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HR Laws and Issues Related to The Pandemic

The Coronavirus started out in China and has made its way to the United States, infecting thousands. This airborne virus is exceptionally severe, and there are still no known treatments or vaccines to control the issue. Because of this, people are being forced to quarantine to help stop the spread. With the entire world on lockdown, one thing for sure is how much of an impact this pandemic has had on essential businesses and its employees. Due to the prevalent disaster and rising concerns regarding workplace safety, there have been new COVID-19 inspired HR laws that businesses must follow to comply with employment regulations.

Equal Employment Opportunity Commission - Temperature Reading

Under Equal Employment Opportunity Commission (EEOC), employees can be involuntarily sent home if they are experiencing any of the COVID-19 symptoms. In fact, this law was established back in 2009 for common flu issues but has come to light recently with this new pandemic. Employees can either go home as a non-disability related action or under ADA if they are experiencing serious illness. In order to reduce lawsuit claims due to this HR law implementation, it is highly suggested that employees who have fevers to be sent home with pay if your business can afford it.

Something new to note is that with the rise of COVID-19, employers are now allowed to confidentially take employee temperatures to ensure the safety of the workplace. Employees who have a fever of over 100.4 degrees will need to be sent home as they could be a direct threat for infecting others. EEOC states that employers can also take the temperatures of applicants as well as part of the post-offer/pre-employment medical examination process. If the applicant shows COVID-19 signs, then they will not be allowed to enter the workplace, and the employer has the right to withdraw the job offer.

Sick Employees Returning to Work

If you have an employee who seems sick, ADA allows you to ask that person if they are experiencing COVID-19 symptoms, such as a fever, chills, cough, and shortness of breath. If you do ask, make sure that it is strictly COVID-19 related, and everything you discuss is confidential and compliant with ADA. Now let’s say that one of your employees is exhibiting sickness and does not have COVID-19. If this is the case, then per CDC guidelines, they can be allowed to return back to work no less than 24 hours after their symptoms go away.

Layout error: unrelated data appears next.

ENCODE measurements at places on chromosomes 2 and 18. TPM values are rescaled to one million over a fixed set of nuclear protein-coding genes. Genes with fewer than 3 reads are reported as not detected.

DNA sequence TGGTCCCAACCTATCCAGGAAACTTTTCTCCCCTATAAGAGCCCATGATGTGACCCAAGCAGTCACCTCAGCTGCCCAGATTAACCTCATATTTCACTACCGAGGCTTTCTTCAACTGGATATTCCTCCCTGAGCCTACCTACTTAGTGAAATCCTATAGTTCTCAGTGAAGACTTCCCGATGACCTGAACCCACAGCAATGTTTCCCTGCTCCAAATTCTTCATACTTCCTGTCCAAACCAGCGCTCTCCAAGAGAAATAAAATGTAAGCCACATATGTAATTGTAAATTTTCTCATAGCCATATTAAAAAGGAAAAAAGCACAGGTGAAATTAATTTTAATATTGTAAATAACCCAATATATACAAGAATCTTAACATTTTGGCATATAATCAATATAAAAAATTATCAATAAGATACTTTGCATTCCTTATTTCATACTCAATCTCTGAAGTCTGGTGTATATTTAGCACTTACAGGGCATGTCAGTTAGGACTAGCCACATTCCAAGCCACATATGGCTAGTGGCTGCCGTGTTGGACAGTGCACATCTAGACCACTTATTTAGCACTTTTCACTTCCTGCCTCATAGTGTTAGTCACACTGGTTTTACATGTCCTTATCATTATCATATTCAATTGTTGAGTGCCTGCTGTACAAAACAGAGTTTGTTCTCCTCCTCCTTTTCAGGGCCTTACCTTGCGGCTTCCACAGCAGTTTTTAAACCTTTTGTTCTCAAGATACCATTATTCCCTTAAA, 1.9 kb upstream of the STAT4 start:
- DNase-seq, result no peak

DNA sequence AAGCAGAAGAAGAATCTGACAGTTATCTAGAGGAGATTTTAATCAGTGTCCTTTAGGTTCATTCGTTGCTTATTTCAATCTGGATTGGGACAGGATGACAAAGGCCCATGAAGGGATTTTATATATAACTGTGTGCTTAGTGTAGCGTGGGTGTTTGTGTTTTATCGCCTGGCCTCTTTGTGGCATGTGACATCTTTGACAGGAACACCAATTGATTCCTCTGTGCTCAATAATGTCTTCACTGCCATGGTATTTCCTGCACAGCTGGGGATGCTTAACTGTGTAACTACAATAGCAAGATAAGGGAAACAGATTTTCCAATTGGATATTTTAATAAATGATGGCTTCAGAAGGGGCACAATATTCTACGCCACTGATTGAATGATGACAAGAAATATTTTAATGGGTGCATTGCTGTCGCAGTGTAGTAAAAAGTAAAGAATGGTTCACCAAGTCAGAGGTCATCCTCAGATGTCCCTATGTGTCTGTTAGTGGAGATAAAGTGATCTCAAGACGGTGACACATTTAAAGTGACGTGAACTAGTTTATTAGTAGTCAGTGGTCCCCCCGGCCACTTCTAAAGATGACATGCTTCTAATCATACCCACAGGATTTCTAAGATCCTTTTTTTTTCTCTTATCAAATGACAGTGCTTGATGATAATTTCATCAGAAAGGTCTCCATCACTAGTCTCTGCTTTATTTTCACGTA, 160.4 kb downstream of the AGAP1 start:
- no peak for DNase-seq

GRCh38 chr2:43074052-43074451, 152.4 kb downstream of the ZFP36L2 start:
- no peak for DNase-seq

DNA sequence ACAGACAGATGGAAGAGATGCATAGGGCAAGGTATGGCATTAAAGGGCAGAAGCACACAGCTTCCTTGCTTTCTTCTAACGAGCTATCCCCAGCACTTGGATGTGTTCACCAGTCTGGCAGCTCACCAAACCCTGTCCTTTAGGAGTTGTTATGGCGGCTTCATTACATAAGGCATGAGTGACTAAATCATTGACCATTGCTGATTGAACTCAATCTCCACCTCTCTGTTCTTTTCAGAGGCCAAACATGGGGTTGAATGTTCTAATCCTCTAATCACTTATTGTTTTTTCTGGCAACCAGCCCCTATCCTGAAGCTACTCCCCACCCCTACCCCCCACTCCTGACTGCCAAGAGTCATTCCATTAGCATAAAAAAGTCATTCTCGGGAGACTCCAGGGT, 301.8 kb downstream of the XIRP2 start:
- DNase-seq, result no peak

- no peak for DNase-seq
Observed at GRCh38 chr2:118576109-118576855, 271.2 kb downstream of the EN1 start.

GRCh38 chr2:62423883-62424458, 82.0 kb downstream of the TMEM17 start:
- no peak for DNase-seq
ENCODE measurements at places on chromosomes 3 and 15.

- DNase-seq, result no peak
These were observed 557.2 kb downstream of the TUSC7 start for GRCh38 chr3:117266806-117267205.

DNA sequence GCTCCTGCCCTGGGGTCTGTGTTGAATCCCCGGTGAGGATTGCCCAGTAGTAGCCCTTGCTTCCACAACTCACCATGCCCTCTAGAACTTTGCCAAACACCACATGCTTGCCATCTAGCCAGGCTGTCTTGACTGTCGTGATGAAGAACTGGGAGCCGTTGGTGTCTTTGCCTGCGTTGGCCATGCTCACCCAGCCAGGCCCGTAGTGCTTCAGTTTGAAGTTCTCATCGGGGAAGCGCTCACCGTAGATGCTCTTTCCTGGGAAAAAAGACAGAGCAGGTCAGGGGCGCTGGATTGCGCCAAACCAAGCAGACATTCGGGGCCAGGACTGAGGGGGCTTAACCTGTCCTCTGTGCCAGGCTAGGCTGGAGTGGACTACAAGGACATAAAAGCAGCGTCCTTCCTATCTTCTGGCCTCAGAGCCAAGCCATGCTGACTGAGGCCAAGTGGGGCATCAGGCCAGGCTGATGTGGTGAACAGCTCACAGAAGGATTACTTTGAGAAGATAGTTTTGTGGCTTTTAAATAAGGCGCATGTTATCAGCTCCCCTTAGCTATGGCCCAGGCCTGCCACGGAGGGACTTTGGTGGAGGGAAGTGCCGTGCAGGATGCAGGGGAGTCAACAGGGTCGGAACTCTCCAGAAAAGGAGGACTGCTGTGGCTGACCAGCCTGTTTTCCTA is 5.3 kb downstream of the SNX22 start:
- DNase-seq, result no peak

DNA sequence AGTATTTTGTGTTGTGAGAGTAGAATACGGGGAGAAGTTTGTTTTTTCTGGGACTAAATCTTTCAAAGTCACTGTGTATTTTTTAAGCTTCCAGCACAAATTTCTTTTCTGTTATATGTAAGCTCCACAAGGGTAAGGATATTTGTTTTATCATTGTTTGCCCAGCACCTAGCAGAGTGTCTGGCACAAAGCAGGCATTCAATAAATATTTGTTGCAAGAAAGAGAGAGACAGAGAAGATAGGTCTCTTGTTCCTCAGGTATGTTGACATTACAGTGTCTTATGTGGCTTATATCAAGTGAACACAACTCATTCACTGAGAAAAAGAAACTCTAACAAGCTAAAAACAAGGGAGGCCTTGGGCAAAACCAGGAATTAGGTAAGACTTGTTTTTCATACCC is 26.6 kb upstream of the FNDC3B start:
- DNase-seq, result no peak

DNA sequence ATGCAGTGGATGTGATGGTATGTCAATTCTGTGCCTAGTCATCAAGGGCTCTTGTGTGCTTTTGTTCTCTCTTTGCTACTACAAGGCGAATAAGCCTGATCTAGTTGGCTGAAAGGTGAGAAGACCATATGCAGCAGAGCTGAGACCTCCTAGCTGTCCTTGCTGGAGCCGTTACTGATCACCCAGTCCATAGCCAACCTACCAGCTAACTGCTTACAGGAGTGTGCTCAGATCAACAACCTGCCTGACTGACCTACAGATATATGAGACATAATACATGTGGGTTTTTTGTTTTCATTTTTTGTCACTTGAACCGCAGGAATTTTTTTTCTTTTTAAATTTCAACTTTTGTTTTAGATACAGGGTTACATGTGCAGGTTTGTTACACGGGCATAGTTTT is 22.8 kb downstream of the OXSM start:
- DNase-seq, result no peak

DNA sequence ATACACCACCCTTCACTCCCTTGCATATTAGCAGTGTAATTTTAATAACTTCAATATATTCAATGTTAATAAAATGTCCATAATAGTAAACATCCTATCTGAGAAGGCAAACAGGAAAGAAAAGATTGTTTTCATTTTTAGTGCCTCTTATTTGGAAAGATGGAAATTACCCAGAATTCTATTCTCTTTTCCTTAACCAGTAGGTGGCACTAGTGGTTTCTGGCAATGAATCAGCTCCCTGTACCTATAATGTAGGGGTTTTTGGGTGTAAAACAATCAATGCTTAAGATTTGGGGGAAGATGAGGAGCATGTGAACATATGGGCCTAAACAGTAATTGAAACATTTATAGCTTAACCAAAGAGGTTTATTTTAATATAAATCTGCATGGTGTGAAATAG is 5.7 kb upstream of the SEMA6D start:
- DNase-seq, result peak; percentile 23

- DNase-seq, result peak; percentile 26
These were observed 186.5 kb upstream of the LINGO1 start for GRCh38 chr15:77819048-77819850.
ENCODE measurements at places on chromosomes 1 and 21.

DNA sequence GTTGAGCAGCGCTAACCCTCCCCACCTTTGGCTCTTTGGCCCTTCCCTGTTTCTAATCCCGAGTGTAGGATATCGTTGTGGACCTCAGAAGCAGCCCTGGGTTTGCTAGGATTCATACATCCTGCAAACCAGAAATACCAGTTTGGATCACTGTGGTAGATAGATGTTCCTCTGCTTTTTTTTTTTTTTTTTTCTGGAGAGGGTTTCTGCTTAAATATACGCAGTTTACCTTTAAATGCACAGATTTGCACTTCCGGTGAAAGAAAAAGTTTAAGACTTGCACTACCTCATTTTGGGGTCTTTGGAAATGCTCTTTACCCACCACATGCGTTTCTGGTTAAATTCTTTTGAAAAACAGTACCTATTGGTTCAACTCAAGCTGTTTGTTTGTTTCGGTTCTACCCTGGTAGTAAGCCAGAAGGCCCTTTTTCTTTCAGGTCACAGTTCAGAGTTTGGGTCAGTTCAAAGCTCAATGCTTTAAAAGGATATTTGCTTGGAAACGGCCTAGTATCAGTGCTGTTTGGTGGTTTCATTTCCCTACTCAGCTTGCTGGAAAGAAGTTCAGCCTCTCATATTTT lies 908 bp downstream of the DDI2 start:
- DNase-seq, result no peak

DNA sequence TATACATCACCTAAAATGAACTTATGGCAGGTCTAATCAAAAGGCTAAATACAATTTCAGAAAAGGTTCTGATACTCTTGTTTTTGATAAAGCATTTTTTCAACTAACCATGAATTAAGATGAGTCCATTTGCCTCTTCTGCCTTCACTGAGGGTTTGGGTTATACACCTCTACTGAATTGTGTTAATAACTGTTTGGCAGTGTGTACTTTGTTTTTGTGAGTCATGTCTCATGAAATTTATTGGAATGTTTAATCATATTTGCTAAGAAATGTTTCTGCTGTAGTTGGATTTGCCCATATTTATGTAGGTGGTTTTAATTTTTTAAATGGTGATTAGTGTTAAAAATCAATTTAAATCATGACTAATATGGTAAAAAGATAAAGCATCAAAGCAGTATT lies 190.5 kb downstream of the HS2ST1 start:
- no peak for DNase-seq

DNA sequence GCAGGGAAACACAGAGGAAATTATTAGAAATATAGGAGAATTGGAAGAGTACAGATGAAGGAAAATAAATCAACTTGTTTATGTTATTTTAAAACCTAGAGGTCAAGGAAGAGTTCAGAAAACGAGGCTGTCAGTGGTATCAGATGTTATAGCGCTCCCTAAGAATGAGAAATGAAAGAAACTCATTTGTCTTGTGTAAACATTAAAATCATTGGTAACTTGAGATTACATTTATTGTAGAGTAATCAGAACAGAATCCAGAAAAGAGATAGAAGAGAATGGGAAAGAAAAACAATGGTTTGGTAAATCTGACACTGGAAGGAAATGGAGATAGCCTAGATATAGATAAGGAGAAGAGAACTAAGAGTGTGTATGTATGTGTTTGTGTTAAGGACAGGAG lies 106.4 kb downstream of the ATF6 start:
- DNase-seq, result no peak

For employees who have been diagnosed with COVID-19, the work standards and time period may be different for each person. Because of this, you should consult with the CDC and any other public health authorities for further guidance. You may also want to consider implementing your own business policies on returning to work (with the help of legal counsel) during this pandemic that stems beyond CDC regulations. For instance, you could make it mandatory to have a doctor sign off a note indicating that a person is ready to return back to work after experiencing COVID-19.

Working From Home Guidelines For Asymptomatic Employees

One of the biggest concerns is the people who are infected with COVID-19 may not start showing symptoms until nearly two weeks after they have come in contact with someone. This is an alarming issue, and in order to moderate exposure, follow CDC guidelines. CDC states people who are currently showing no signs, but have come in contact or were in close proximity of an infected person (such as on an airplane or bus) may be excluded from the workplace until further notice. As for alternative measures to keep business running, if the employee's job allows for telecommunication, opting for this route is ideal for preventing COVID-19 spread while still running your business effectively.